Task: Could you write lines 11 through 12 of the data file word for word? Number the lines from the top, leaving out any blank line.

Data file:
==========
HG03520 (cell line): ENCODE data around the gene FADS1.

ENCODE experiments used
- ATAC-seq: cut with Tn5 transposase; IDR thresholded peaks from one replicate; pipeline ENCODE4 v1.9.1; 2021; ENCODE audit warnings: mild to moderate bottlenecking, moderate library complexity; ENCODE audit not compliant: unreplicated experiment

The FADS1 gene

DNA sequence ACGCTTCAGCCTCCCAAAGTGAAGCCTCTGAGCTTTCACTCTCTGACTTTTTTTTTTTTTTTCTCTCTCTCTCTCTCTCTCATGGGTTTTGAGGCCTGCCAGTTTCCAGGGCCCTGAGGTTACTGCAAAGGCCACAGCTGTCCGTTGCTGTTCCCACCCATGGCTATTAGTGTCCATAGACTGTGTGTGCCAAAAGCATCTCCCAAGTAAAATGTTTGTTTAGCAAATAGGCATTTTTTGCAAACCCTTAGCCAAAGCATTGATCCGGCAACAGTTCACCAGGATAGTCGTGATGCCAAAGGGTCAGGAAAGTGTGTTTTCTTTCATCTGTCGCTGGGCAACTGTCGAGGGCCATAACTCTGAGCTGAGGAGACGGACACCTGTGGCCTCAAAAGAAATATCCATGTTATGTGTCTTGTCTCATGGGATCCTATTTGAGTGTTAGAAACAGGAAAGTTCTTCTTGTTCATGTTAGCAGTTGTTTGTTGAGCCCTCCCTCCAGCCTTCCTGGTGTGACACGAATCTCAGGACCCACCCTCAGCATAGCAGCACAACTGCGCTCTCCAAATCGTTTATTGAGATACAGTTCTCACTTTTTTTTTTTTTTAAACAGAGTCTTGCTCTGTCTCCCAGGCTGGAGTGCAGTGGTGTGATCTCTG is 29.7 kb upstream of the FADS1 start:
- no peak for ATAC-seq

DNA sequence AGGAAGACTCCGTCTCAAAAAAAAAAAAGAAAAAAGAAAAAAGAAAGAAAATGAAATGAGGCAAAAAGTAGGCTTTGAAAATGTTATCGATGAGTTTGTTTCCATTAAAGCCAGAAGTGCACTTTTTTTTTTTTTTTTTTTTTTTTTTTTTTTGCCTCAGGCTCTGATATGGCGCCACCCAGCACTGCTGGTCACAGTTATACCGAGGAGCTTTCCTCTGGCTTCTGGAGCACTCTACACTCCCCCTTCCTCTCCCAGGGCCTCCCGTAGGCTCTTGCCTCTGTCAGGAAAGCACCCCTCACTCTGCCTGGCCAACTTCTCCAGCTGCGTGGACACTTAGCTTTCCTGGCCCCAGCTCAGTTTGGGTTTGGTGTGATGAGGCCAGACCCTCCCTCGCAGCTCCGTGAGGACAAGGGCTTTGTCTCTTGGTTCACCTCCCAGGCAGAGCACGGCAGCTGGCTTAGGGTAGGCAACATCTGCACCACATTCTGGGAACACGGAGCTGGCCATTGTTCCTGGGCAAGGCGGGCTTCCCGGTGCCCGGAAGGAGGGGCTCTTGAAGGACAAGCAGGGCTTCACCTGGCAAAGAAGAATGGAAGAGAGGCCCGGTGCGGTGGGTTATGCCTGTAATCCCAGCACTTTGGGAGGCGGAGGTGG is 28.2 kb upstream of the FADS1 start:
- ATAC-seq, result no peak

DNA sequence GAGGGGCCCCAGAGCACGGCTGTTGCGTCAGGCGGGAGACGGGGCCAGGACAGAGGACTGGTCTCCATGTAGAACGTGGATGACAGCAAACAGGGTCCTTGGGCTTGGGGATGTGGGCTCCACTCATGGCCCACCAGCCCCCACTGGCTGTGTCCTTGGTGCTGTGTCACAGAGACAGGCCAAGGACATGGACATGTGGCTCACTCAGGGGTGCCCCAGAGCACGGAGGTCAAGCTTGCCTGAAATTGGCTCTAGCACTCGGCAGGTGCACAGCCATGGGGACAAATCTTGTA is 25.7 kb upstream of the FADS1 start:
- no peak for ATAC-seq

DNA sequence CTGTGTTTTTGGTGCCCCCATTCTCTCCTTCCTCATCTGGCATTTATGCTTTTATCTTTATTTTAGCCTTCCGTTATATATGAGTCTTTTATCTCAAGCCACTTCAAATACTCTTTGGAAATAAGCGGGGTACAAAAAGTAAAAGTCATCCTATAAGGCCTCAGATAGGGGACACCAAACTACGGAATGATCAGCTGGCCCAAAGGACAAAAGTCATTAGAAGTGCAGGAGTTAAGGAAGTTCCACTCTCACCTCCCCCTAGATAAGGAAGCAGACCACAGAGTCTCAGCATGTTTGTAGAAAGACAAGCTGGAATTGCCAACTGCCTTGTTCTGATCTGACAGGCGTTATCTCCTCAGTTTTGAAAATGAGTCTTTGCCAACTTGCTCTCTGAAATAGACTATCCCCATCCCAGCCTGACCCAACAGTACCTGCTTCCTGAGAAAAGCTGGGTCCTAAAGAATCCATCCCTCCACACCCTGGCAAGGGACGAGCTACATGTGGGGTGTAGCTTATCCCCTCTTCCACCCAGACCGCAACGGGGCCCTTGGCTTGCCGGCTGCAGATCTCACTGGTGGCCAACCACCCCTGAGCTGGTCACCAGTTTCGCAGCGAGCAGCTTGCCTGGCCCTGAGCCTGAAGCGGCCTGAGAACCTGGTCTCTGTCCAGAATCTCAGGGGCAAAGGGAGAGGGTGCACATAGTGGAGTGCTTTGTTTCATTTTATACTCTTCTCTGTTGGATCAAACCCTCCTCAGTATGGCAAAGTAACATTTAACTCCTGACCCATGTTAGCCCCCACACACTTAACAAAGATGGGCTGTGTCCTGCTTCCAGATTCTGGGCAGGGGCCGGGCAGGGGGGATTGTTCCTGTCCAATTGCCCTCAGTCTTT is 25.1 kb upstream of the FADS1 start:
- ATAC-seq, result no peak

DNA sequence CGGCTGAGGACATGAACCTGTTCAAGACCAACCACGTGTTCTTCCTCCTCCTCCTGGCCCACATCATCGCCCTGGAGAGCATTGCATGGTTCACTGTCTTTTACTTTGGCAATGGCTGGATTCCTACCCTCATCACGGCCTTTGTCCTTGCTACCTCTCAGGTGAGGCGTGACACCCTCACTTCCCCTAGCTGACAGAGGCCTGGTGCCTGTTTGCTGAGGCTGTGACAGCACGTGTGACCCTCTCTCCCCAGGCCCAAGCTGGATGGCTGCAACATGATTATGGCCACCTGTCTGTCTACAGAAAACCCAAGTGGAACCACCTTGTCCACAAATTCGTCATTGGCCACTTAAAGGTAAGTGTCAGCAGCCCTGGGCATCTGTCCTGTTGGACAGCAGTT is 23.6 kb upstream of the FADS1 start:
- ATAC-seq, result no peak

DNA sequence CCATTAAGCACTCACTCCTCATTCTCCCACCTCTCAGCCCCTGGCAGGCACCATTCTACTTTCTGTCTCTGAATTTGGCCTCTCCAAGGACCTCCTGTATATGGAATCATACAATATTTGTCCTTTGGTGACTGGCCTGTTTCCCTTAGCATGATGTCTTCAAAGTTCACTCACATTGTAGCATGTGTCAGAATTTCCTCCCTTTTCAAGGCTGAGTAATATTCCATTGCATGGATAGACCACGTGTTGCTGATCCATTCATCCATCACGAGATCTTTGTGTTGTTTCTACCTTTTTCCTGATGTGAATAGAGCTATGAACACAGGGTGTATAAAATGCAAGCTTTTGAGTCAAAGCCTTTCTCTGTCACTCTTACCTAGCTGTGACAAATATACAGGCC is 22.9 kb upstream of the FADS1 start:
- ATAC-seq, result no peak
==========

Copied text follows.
DNA sequence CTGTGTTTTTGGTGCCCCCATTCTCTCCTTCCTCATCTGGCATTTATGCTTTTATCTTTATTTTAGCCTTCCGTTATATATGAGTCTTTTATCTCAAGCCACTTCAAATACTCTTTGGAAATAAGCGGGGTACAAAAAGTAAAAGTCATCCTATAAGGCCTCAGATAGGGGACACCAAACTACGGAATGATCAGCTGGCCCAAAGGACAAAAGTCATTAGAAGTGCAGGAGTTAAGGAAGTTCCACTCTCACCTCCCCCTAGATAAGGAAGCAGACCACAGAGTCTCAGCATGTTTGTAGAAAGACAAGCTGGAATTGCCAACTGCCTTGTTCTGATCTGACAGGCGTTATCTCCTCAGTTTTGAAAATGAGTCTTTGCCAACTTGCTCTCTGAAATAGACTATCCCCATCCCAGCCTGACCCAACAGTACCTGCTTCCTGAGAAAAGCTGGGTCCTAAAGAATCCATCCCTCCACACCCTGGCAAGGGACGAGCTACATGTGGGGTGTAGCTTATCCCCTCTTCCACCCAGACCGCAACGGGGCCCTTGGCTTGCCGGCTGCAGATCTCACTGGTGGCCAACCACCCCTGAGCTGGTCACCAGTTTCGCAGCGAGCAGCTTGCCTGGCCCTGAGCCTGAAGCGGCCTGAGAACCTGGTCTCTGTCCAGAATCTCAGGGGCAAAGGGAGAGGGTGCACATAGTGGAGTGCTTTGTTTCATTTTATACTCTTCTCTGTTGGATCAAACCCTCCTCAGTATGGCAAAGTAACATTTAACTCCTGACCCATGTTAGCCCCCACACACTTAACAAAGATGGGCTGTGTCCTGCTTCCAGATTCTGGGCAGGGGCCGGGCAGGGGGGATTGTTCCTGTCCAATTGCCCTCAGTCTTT is 25.1 kb upstream of the FADS1 start:
- ATAC-seq, result no peak